>Socialism – before and after
>In the pictures tell a thousand stories category come some examples of the differences between countries before and after socialism was implemented.
After World War II Germany ended up being split in two with West Germany a free and democratic state and East Germany falling behind the Iron Curtain and into the control of the Union of Soviet Socialist Republics – the commies.
This allowed an interesting experiment to play out. Which country would prosper the most given they both had the same starting point in terms of ability of the population?
In 1991 the Berlin Wall fell and, for the first time, the West got a close up look at what had happened in the previous 45 years.
There are many examples of the differences between the two states but this is the most glaring to me.
Here’s the height of East German automotive engineering, the Trabant:
‘Powered’ by a thundering 1L motor that developed a mighty 19kW (26hp) it could race from 0-100km/h in 21 seconds before topping out at 112km/h. According to the Wikipedia entry:
There were two main problems with the engine: the smoky exhaust and the pollution it produced—nine times the amount of hydrocarbons and five times the carbon monoxide emissions of the average European car of 2007. The fuel consumption was 7 L/100 km (40 mpg-imp; 34 mpg-US). Since the engine does not have an oil injection system, two-stroke oil has to be added to the 24-litre (6.3 U.S. gal; 5.3 imp gal) fuel tank every time the car was filled up, at a 50:1 or 33:1 ratio of fuel to oil. Gas stations of the time in countries where two-stroke engines were common served premixed gas-oil mixture from the pump. Today, owners normally carry a container of two-stroke oil in the car for this purpose. The earlier models have no fuel gauge; a dipstick is inserted into the tank to determine how much fuel remains.
How completely awesome.
By contrast, here’s a highlight from the West German 1991 motor industry, the Mercedes 560SEC:
With a 32 valve 5.6L donk pumping out 235kW this beautiful beast could thunder to 100km/h in 5.8 seconds on the way to a top speed of 280km/h.
How could this happen? How could people start from the same point but end up so far apart?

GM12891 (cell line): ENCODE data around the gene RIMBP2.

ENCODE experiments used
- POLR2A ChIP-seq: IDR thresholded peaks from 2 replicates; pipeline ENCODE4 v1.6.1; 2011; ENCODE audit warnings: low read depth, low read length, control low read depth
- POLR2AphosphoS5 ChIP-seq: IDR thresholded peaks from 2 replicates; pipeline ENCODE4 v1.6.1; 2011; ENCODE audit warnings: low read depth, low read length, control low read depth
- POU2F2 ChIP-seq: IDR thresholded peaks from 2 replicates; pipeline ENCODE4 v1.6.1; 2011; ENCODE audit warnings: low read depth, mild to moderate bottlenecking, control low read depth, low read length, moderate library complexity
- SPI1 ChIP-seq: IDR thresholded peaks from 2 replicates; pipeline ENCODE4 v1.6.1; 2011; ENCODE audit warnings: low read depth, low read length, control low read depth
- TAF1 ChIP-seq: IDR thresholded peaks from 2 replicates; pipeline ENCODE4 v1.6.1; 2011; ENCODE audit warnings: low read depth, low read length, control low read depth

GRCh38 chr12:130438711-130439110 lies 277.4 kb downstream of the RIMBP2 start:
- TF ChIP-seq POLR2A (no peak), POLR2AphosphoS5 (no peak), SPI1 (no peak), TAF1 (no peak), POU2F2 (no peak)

The answer is clear. Socialist – and other command and control – economies lack the feedback loop required to create the continuous improvement that comes from good, old fashioned competition.
There are so many examples where this has happened that it’s surprising anyone can still believe government intervention in the economy can be a good thing. Hello, Mr Krugman? Time for your reality check.
You’ll probably have seen this shocking photo of North and South Korea taken from an orbiting satellite that shows the difference between the two states in terms of electricity use, which is a proxy for economic development.
What’s remarkable is that it’s only 50-odd years since the end of the Korean War. In the South you see prosperity at a level never before experienced in that country while in the North you see poverty and depravity that has probably never before been experienced even under the cruelest of Chinese despots from days of yore.
These are extreme examples of the negative impact that governments can have on the lives of their citizens, which has given rise to the Tea Party in the United States and is driving a lot of the anti-government protests in Australia.
The point is that people understand that relationship. They can see the pernicious effects of the welfare state. They understand that redistribution of income ends up hurting everyone in the end as jobs evaporate and government debt starts to cause services to be reduced and interest rates to rise.
It’s not just socialist ideology that is the problem. Take, for example, the development of Pakistan and India. Created at a similar time to many other countries after World War II and starting with the same abilities of the people, Pakistan has turned into an economic basket case while India – once it started to unshackle itself from the anchor of socialism, which is an important point to note – has accelerated at a massive pace lifting tens of millions of people out of poverty. In Pakistan, like in many nations in Africa, corruption by government officials has a similar effect as having a socialist economy. When you combine the two, such as in Zimbabwe, then you simply hasten the collapse.
It really does give one pause for thought.